Dangerous Voices: Women's Laments and Greek Literature

By Gail Holst-Warhaft | Go to book overview

Chapter 1

Death, tears and ideas: lament in cross-cultural perspective

LAMENT IN THE CONTEXT OF DEATH RITUALS

The current interest in death as a general topic of research—what has been termed the ‘death awareness’ movement (Huntington and Metcalfe 1979), began in the late 1950s and early 1960s with the publication in Encounter in 1955 of Geoffrey Gorer’s article ‘The Pornography of Death’, closely followed by Jessica Mitford’s book. The American Way of Death. Both had an immediate popular appeal and both were critical of contemporary western attitudes to death. Gorer’s article claimed that as Victorian taboos about sexuality declined, they were replaced by new taboos about death. These taboos led to a sort of ‘social invisibility of death’ and to restrictions on outward expressions of grief and mourning. Mitford’s book was directed against the funeral industry for profiteering on people’s distress and creating an elaborate display that she saw as being inappropriate to the American way of life.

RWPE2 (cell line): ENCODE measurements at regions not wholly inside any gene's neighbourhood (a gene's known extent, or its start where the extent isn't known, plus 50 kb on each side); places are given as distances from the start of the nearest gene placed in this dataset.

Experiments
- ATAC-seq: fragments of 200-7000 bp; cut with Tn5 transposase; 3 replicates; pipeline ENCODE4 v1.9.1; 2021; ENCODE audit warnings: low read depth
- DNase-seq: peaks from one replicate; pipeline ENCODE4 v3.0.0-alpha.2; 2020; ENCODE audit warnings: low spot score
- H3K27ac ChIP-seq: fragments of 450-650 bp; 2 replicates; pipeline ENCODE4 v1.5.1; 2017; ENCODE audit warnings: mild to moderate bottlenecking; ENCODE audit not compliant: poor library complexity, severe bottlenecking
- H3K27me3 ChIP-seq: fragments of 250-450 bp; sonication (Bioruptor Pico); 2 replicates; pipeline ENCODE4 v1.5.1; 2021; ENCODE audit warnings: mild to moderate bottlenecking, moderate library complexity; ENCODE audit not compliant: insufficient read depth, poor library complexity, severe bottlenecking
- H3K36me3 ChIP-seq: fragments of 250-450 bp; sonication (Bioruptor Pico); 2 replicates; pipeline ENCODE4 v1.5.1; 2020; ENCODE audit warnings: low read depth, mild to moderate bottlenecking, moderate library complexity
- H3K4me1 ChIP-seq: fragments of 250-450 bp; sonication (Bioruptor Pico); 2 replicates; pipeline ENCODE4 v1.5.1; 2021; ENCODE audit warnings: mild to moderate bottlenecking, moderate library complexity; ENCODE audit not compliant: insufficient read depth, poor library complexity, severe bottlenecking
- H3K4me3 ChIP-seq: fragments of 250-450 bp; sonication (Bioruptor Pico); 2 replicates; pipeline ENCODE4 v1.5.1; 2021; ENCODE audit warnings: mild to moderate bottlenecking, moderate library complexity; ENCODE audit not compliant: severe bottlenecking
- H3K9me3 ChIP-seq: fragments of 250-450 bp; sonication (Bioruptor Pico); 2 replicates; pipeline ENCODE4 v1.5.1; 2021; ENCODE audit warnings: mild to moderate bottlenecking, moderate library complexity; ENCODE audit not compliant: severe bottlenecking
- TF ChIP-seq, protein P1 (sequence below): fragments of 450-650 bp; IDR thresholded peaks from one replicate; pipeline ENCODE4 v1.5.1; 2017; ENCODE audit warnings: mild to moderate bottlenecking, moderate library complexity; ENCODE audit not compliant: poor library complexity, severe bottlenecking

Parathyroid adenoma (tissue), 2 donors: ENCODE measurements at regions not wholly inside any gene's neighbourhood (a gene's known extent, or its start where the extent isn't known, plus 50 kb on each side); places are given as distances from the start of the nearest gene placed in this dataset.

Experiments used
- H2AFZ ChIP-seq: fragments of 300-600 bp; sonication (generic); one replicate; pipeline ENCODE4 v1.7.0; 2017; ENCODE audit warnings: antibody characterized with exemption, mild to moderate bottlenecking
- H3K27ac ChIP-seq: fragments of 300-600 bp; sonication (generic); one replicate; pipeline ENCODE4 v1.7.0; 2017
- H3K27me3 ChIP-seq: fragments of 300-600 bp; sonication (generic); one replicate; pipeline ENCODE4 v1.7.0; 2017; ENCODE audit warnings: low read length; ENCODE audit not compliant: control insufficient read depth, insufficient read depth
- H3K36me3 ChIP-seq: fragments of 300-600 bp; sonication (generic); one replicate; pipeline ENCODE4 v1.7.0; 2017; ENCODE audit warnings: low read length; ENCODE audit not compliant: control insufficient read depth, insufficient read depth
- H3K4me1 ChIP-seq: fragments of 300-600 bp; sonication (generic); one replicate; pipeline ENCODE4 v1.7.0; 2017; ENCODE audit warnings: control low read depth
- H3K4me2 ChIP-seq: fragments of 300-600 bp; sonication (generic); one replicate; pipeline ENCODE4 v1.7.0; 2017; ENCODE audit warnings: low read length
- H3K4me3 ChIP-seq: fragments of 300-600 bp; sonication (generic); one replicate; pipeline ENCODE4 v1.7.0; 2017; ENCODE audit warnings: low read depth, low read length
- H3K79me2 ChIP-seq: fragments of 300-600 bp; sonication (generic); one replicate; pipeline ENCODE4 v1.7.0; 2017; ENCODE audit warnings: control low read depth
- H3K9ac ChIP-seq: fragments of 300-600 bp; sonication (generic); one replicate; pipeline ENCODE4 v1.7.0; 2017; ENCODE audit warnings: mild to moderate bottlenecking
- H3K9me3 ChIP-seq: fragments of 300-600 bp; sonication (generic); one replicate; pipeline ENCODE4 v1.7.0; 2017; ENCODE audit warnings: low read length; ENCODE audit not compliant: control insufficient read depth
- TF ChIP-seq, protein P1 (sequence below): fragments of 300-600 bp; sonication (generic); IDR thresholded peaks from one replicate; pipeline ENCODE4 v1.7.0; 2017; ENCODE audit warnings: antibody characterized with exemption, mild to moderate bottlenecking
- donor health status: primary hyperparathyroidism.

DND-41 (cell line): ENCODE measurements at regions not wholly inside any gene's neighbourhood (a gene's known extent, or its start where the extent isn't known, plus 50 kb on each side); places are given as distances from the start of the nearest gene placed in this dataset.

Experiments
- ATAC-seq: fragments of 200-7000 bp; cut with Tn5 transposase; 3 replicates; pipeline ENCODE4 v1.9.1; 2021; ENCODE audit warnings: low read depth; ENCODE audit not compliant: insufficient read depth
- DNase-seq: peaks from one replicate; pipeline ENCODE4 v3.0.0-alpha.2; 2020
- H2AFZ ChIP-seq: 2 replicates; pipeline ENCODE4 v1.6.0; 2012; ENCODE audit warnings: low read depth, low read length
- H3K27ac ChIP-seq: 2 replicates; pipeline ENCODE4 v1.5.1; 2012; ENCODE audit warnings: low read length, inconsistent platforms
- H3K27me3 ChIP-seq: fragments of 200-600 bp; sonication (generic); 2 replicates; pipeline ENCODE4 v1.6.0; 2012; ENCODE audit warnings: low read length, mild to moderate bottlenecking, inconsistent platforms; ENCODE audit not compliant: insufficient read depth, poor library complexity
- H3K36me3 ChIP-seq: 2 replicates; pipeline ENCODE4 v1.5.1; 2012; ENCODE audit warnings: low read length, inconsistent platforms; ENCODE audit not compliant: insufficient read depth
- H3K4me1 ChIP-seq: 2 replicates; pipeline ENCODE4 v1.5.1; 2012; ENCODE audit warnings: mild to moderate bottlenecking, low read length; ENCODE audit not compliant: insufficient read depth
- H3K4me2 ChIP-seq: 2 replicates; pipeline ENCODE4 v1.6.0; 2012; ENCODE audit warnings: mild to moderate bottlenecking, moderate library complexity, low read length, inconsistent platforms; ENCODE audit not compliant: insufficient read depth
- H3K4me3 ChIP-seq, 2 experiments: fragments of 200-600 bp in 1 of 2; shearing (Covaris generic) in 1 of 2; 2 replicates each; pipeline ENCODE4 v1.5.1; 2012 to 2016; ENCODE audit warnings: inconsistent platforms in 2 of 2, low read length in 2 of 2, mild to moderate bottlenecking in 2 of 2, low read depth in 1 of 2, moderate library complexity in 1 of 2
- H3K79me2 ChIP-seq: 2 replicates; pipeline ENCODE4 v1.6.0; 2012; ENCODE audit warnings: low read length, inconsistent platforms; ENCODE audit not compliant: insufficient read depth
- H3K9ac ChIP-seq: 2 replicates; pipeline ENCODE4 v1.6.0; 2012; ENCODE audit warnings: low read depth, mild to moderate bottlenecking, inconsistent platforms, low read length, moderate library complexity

Since the publication of Gorer’s and Mitford’s writings, a vast body of literature has been published in a variety of fields about the death rituals of the west. Among the more influential scholarly approaches to the subject have been the work of two French scholars, Philippe Ariès and Michel Vovelle. In his survey of eight hundred years of thinking about death in the west, 1 Ariès denies the importance of political and ideological change affecting western attitudes to death. Instead he sees such changes taking place at a non-conceptual level, in a realm he terms pensée confusée. In other words we change our attitudes to death in a way which is intuitive rather than conscious. Vovelle, 2 who approaches the subject as a Marxist, claims that

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